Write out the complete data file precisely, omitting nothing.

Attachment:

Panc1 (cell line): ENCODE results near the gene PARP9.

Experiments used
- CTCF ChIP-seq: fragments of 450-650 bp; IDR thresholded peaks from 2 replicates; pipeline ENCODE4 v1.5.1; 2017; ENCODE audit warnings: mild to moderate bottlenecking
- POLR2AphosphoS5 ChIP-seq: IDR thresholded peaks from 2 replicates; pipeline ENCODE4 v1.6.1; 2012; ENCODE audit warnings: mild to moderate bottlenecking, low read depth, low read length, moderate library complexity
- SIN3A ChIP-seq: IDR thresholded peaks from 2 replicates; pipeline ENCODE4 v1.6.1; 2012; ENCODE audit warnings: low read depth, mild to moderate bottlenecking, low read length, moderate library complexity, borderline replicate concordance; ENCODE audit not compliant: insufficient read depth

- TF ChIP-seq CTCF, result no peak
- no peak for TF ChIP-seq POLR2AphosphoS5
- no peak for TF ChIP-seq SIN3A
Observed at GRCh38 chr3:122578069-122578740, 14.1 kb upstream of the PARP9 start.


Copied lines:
Panc1 (cell line): ENCODE results near the gene PARP9.

Experiments used
- CTCF ChIP-seq: fragments of 450-650 bp; IDR thresholded peaks from 2 replicates; pipeline ENCODE4 v1.5.1; 2017; ENCODE audit warnings: mild to moderate bottlenecking
- POLR2AphosphoS5 ChIP-seq: IDR thresholded peaks from 2 replicates; pipeline ENCODE4 v1.6.1; 2012; ENCODE audit warnings: mild to moderate bottlenecking, low read depth, low read length, moderate library complexity
- SIN3A ChIP-seq: IDR thresholded peaks from 2 replicates; pipeline ENCODE4 v1.6.1; 2012; ENCODE audit warnings: low read depth, mild to moderate bottlenecking, low read length, moderate library complexity, borderline replicate concordance; ENCODE audit not compliant: insufficient read depth

- TF ChIP-seq CTCF, result no peak
- no peak for TF ChIP-seq POLR2AphosphoS5
- no peak for TF ChIP-seq SIN3A
Observed at GRCh38 chr3:122578069-122578740, 14.1 kb upstream of the PARP9 start.